Jeff Bodem wants to send a message.
This week the Baxter resident plans to unfurl a banner on the top of Mt. Rainier, with fellow climbers Tony Monaco of Charlotte and Kate Gruber of Tampa, Fla., to raise awareness of human trafficking. All three work for Lexis Nexis, which has partnered with the Somaly Mam Foundation to raise awareness about and fight human trafficking and sex slavery.
"I have three young daughters, my kids inspired me to do it," Bodem said. "One thing I've tried to teach them is one person can make a difference."
Girls as young as 5 are sold into sexual slavery every day for as little as $10, according to the Somaly Mam Foundation (www.somaly.org). Between 2 million and 4 million children are forced to work as prostitutes each year. It is one of the fastest growing criminal enterprises in the world, raking in an estimated $7 billion to $12 billion annually.
The foundation has managed to rescue more than 4,000 girls from brothels over the past 11 years, providing shelter, counseling and job training. It even offers microfinancing to help the women start their own businesses.
"It's not just a Southeast Asia problem," Bodem said. "It's worldwide, even in the U.S., even locally."
On Monday, the Charlotte Observer reported that police in Monroe, N.C., closed down a massage parlor allegedly operating as a brothel and charged the owner with human trafficking. York County Sheriff's Office officials suspected human trafficking was also involved in the cases of two Fort Mill brothels shut down a couple of years ago, but were never able to file human trafficking charges, according to York County Drug Enforcement Unit Commander Marvin Brown.
"All of those ladies were older, but someone paid their way in (to the U.S.), and they moved around from New York to Atlanta to Charlotte," Brown said.
All of the women involved were eventually deported, Brown added. But recently he was informed that one of the women had reentered the country and had been arrested in New York. The unit also raided a Rock Hill apartment last year and removed three women allegedly working as prostitutes. Human trafficking was also suspected in that case but never proven, he said.
Bodem hopes to get more people locally involved in the fight against 21st Century slavery. Along his way to the summit, Bodem is asking people to log on to the Somaly Mam Foundation and to another Web site, www.redlightchildren.org, and get involved.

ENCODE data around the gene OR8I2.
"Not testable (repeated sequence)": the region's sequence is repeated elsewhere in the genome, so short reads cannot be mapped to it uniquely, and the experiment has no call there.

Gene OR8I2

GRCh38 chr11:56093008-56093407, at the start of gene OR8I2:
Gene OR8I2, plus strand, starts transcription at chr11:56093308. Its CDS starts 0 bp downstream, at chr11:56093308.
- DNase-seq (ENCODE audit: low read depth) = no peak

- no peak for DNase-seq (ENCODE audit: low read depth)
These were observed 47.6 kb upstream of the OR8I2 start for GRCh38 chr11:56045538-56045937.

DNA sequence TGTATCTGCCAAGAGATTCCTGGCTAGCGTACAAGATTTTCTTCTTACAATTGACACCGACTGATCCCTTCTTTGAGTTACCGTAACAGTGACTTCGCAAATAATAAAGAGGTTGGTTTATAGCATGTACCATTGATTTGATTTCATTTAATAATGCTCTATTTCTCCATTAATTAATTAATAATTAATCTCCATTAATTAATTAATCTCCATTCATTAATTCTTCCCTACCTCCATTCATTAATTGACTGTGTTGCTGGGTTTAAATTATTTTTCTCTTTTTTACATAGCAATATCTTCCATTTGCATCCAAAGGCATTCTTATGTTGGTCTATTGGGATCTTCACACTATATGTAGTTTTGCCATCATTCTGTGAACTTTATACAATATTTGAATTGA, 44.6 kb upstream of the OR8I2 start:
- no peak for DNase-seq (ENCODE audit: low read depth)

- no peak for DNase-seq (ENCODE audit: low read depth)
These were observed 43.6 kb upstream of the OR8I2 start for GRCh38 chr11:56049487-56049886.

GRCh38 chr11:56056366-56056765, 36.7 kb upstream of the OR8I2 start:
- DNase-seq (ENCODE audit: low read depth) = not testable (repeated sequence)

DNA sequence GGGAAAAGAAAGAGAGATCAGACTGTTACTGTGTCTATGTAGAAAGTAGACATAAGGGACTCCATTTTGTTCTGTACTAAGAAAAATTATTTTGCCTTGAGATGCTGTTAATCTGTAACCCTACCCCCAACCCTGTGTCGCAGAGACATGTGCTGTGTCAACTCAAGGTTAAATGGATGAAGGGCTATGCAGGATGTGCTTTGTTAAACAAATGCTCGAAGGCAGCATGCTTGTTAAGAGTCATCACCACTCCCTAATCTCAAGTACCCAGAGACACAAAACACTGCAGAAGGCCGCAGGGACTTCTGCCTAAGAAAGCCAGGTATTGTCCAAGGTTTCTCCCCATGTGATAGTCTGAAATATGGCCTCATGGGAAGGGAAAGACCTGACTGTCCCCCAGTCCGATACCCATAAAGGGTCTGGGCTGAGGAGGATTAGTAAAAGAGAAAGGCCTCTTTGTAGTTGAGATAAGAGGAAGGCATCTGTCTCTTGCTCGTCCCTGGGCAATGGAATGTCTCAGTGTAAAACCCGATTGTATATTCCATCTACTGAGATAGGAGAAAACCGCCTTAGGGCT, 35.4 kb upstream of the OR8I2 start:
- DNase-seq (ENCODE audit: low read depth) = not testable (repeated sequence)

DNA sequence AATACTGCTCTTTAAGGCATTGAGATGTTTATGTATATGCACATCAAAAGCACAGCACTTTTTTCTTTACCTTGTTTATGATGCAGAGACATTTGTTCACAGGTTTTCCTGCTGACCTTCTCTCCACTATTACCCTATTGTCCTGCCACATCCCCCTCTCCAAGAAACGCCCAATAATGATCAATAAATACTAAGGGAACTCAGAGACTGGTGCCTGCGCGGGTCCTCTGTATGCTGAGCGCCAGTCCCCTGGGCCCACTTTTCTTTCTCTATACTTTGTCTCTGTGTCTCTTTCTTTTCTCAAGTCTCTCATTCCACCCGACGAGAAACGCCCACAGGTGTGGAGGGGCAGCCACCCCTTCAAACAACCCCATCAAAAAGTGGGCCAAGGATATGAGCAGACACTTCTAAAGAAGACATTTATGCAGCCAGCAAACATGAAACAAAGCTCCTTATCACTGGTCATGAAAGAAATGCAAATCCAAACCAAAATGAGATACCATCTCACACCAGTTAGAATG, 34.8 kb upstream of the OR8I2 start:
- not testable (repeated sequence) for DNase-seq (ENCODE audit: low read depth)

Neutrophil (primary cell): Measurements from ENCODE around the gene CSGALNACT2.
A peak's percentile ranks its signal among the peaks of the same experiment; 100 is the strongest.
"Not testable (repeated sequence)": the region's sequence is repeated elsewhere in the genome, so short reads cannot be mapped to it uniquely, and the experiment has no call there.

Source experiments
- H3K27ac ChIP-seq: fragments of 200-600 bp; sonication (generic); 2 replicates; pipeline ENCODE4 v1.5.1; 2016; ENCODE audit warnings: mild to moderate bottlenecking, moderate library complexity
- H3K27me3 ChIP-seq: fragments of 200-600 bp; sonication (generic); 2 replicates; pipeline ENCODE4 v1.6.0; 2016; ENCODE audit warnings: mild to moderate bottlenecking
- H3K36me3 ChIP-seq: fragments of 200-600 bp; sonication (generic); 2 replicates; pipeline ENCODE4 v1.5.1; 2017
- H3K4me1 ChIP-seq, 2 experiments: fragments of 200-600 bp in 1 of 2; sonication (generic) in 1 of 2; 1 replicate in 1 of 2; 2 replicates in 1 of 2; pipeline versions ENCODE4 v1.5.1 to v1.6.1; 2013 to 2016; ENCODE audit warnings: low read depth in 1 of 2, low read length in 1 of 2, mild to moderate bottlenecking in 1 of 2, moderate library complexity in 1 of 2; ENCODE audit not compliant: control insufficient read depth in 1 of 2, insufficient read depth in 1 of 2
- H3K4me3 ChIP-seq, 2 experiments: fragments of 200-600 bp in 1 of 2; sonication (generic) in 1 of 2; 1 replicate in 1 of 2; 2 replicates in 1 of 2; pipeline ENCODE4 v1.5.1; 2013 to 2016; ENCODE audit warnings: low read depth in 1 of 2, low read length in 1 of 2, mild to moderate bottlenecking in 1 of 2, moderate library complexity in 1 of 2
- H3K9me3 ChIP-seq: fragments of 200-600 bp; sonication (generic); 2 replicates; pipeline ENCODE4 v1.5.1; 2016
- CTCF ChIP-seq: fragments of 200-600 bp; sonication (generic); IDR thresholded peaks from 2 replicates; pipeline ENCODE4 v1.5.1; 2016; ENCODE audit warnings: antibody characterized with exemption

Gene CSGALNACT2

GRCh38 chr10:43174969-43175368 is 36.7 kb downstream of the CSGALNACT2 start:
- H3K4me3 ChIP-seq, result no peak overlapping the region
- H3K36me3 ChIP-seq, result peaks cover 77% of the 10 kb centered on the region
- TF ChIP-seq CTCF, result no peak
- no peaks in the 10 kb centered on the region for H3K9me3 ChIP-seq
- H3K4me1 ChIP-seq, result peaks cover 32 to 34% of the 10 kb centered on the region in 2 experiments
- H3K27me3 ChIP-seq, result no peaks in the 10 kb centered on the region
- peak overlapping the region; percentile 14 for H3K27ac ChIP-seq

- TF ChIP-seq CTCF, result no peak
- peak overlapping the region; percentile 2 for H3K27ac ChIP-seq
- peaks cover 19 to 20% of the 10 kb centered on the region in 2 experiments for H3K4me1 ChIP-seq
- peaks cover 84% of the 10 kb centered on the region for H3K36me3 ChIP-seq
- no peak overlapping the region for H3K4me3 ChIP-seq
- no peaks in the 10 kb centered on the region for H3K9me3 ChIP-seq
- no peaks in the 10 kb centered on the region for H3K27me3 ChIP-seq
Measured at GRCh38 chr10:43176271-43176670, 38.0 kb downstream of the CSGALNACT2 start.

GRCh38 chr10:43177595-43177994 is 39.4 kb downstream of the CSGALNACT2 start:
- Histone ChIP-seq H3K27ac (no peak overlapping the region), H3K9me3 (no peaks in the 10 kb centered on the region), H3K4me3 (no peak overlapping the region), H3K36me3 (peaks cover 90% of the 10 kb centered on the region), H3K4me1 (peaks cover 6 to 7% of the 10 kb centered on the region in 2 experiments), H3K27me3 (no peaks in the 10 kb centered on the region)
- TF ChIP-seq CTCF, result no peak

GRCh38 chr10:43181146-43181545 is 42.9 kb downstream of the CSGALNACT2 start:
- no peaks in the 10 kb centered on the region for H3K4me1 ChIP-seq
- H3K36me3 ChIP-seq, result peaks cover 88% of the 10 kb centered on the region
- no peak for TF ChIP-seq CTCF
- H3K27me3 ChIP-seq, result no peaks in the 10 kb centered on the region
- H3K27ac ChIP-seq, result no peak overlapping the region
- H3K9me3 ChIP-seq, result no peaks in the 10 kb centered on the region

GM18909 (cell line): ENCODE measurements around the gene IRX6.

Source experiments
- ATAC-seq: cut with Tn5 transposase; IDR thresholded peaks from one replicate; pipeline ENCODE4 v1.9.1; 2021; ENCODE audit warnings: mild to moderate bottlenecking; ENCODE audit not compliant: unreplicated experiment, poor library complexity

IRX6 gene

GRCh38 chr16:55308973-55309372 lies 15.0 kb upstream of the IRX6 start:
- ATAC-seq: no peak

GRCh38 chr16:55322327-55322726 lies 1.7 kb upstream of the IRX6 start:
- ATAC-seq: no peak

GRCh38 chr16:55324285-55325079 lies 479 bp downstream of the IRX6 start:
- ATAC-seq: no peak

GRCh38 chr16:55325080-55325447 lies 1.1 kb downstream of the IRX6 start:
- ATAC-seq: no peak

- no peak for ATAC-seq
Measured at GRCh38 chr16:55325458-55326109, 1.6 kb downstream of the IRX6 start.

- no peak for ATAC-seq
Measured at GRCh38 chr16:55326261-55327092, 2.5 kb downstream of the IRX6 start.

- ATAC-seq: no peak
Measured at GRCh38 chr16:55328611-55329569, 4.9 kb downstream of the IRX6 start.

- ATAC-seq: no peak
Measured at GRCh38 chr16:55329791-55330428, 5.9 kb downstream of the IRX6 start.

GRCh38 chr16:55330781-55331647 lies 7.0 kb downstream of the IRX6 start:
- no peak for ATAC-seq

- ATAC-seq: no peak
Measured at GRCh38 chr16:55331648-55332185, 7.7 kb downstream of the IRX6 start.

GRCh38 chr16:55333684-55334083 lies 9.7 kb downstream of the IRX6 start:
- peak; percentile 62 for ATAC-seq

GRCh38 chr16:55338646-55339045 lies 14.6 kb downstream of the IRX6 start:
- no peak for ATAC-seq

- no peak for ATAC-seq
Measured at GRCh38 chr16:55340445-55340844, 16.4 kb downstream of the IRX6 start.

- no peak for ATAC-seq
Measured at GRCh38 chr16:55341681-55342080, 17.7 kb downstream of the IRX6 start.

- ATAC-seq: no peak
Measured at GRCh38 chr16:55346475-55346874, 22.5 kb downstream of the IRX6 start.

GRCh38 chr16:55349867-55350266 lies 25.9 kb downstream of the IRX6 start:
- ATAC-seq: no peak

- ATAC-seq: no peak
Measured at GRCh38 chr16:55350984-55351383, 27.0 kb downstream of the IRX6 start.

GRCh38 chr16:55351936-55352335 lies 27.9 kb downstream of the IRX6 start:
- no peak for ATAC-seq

Both sites accept donations, and the Red Light Children site also includes forms to help people write their congressmen and senators to request stiffer laws against human trafficking and tougher sanctions against countries that allow the practice to flourish.
"If you want to fix this, you have to fix the demand side," Bodem said. "These are westerners going over there and hiding out in these countries."
Bodem and his partners have been training for the climb for the past year. They've scaled a 10,000-foot mountain in Arizona and a 12,500-foot mountain in Colorado. Mt. Rainier ascends to 14,410 feet. It is the tallest peak in the lower 48 states, the only U.S. mountain taller is Denali, formerly known as Mt. McKinley, in Alaska.
When he wasn't off making practice climbs, Bodem was trekking across the township trails in Baxter and on the Anne Springs Close Greenway with a 40-pound backpack and trekking poles, climbing the stair climber at the Baxter YMCA with his pack on and running 10 miles every day.
Throughout all the training, his wife Rachel and their three daughters have been supportive even as Bodem has had less time to spend with them.
"I've always wanted to do something like this," he adds.
The journey is not without risk, but that is part of the point. The climbers will only have a 65 percent chance of getting to the summit because the weather near the peak can be unpredictable. On average, three to five people die on Mt. Rainier every year.
Portions of the climb have to be made at night, because during the day, sunlight can soften patches of ice and lead to falling rocks. One section in particular is referred to as "the gauntlet."
"You don't stop, you move quickly through that area," Bodem said. "A mountain environment offers a great opportunity to challenge yourself and see what you're made of."
Bodem said he stopped taking risks when his first daughter Morgan was born 10 years ago. He now has two other daughters, Jamie, 7, and Cameron, 6 months, but he never lost the desire to challenge himself. Before deciding to scale a mountain, he said, his biggest fear was heights.
"Something like this involves a risk, but I think about what lesson do I want to teach my kids: what have I done with my life?" Bodem said.
Some risks are worth taking, especially if you believe in the cause, he said. "If this is my mid-life crisis, it's cheaper than a Corvette," he said.